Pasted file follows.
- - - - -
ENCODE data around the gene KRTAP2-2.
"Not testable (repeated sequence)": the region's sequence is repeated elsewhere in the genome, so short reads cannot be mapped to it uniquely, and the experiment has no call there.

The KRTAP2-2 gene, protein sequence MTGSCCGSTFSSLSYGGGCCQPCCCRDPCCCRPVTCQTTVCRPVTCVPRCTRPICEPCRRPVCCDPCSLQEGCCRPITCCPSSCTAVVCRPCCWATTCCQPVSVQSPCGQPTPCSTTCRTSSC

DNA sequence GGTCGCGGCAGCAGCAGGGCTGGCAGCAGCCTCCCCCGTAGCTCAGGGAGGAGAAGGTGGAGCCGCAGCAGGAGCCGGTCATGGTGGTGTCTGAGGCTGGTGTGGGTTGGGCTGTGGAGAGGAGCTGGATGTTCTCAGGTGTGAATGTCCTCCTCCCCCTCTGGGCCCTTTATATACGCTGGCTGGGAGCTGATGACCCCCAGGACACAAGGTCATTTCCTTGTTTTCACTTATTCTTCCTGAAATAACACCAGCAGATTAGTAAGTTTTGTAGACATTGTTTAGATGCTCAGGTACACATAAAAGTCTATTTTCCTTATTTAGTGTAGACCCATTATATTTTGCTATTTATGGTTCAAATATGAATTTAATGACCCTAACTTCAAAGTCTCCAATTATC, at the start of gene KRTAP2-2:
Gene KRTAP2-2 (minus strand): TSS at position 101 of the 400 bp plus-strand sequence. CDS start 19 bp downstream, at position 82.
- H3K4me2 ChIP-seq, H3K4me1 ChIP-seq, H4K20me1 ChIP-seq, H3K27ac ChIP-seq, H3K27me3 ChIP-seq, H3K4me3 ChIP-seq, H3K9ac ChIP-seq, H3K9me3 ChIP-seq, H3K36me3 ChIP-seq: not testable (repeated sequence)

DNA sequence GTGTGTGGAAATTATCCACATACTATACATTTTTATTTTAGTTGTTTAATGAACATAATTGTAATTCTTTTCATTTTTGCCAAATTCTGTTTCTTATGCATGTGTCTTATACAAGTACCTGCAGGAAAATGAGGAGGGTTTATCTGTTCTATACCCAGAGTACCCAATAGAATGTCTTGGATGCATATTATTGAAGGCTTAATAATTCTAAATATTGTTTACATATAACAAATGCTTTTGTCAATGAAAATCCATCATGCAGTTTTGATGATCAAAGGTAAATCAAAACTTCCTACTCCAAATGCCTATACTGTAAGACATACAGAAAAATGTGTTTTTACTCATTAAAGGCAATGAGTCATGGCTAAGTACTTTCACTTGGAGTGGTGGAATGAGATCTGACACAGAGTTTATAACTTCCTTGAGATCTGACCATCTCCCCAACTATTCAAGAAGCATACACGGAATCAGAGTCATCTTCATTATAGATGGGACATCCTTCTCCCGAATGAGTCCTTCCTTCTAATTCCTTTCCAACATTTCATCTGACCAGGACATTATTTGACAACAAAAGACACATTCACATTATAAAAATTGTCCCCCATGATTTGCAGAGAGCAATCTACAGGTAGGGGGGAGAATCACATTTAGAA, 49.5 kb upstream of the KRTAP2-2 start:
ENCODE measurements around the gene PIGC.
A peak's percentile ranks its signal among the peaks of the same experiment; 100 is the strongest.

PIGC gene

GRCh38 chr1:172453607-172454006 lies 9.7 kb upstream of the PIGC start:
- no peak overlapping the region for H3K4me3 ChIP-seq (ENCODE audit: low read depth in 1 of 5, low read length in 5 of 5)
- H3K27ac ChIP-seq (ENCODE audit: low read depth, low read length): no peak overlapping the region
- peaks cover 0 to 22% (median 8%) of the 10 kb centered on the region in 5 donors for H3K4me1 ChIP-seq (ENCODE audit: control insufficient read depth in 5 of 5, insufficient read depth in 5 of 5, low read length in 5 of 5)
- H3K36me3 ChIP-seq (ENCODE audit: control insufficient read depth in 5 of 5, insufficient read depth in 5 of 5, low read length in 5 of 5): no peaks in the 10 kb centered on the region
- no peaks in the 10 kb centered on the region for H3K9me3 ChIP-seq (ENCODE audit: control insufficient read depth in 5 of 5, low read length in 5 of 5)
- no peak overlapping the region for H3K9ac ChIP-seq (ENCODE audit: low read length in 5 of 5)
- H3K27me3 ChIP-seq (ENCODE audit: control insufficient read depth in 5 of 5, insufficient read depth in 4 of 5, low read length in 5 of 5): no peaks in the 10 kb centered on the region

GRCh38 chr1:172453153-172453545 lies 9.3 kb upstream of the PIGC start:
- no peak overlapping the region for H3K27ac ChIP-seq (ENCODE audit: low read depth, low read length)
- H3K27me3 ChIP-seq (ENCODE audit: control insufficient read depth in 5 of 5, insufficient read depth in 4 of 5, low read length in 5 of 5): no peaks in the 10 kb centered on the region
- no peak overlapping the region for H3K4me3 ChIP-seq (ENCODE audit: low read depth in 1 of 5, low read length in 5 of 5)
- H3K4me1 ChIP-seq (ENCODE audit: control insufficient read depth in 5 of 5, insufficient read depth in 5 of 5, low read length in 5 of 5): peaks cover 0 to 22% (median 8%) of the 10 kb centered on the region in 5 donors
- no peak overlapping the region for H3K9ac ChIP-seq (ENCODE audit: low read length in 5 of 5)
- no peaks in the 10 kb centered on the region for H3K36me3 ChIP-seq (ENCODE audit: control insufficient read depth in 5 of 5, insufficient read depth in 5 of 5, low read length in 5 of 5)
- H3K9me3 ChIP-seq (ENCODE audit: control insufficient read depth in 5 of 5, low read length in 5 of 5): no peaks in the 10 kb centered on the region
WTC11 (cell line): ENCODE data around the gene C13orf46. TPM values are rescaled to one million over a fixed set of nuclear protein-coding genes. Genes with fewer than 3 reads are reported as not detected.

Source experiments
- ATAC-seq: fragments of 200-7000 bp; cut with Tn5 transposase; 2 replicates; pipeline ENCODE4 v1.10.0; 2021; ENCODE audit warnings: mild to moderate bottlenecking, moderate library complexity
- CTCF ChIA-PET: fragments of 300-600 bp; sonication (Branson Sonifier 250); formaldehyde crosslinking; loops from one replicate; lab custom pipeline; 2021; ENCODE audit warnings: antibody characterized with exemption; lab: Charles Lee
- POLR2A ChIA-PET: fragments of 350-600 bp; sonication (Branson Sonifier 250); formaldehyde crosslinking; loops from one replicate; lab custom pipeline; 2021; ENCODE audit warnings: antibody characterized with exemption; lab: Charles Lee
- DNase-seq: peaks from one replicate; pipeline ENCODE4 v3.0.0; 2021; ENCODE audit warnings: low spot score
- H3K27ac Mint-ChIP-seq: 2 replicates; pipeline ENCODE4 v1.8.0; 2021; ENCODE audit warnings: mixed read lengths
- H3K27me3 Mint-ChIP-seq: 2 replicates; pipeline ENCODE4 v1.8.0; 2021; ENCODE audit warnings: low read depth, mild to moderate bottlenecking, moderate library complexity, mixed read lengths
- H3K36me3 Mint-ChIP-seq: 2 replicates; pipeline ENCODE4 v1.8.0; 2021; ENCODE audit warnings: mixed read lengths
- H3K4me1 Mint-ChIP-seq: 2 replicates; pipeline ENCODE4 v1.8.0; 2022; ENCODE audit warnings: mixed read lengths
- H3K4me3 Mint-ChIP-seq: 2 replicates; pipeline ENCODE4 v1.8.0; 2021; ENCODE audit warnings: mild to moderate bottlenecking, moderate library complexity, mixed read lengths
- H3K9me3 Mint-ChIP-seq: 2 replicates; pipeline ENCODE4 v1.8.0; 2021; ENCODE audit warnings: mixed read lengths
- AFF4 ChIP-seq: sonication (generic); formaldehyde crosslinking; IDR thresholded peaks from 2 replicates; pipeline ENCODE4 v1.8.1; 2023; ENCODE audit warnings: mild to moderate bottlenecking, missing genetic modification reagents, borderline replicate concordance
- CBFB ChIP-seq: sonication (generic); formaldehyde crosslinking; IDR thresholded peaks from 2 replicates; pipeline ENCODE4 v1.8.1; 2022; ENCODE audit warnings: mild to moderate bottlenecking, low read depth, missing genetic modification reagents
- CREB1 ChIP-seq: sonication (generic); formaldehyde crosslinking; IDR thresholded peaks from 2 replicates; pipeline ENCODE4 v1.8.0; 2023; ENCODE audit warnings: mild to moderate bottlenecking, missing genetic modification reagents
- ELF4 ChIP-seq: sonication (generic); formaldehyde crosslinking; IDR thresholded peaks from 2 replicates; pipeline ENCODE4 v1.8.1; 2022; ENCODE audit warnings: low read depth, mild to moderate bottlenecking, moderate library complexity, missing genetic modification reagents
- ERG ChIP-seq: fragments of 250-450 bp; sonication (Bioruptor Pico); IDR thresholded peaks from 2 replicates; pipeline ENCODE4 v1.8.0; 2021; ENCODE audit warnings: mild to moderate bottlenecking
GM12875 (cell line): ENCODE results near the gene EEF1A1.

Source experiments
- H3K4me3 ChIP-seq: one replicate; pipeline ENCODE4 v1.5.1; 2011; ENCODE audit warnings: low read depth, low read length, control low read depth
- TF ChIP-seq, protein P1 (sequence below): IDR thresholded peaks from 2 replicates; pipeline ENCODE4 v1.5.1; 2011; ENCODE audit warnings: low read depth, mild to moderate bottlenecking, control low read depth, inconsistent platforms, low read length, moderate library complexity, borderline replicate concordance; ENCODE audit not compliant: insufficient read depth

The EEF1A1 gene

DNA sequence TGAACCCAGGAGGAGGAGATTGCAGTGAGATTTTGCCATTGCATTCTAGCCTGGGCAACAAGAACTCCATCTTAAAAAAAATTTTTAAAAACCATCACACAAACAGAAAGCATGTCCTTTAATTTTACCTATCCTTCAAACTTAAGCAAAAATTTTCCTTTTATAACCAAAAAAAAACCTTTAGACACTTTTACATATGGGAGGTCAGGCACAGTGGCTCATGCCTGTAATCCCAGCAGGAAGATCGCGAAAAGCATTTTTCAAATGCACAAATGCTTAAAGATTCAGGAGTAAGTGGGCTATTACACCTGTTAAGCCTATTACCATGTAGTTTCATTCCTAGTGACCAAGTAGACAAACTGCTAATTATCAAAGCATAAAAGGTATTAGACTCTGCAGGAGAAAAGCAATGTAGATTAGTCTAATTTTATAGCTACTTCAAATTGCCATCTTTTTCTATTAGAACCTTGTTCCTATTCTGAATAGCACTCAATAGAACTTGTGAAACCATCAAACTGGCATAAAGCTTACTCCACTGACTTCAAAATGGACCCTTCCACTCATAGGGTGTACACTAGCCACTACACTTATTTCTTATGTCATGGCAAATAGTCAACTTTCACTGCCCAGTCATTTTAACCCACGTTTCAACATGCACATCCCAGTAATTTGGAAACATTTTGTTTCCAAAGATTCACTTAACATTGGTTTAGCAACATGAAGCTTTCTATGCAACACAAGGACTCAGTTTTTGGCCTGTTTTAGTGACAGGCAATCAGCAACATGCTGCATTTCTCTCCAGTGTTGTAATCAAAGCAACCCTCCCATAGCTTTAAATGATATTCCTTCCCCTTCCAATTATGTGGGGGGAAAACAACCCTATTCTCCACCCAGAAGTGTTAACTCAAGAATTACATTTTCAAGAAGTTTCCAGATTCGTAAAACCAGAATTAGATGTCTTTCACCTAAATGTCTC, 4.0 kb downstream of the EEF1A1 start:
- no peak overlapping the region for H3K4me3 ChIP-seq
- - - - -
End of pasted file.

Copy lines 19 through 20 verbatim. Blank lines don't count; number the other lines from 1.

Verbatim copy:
GRCh38 chr1:172453153-172453545 lies 9.3 kb upstream of the PIGC start:
- no peak overlapping the region for H3K27ac ChIP-seq (ENCODE audit: low read depth, low read length)